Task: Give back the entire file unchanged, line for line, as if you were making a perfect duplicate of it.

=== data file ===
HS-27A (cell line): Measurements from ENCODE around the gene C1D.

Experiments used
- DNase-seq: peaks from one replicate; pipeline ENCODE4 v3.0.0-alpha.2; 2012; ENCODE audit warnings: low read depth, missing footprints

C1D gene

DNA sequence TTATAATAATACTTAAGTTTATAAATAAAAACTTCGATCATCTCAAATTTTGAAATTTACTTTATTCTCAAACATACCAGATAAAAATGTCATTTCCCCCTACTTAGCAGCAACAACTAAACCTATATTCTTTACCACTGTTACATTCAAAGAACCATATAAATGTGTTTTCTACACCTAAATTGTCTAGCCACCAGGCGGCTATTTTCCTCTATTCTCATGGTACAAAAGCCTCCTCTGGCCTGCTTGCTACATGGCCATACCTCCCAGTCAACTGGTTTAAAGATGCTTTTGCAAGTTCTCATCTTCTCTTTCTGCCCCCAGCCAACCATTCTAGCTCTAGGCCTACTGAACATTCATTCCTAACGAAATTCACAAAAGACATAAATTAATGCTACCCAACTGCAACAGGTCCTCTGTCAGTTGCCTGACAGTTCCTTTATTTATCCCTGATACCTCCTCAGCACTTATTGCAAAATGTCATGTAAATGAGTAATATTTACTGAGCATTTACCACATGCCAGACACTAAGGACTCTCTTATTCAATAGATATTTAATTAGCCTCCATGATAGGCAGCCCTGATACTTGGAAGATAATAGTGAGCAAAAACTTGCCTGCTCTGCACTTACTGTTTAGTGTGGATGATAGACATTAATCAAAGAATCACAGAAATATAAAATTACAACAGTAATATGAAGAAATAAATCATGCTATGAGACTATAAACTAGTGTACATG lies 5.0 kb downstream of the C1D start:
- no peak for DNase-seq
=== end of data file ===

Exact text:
HS-27A (cell line): Measurements from ENCODE around the gene C1D.

Experiments used
- DNase-seq: peaks from one replicate; pipeline ENCODE4 v3.0.0-alpha.2; 2012; ENCODE audit warnings: low read depth, missing footprints

C1D gene

DNA sequence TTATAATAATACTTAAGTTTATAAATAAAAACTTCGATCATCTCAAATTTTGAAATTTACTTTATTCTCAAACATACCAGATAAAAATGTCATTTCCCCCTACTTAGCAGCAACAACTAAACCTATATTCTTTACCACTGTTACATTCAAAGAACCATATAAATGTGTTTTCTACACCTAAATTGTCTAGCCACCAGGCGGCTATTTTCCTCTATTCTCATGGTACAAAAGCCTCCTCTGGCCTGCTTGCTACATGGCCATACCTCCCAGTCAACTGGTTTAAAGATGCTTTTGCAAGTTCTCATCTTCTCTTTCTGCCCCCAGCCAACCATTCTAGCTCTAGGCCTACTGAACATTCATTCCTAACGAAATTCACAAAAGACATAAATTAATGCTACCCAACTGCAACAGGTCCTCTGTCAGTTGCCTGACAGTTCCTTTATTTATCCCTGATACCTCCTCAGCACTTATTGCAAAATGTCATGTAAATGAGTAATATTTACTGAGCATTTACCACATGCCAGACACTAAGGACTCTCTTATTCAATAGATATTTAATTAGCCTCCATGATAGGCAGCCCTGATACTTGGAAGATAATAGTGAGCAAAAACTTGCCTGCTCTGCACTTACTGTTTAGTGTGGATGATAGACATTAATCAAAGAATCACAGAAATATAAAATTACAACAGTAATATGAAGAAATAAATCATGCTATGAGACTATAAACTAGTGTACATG lies 5.0 kb downstream of the C1D start:
- no peak for DNase-seq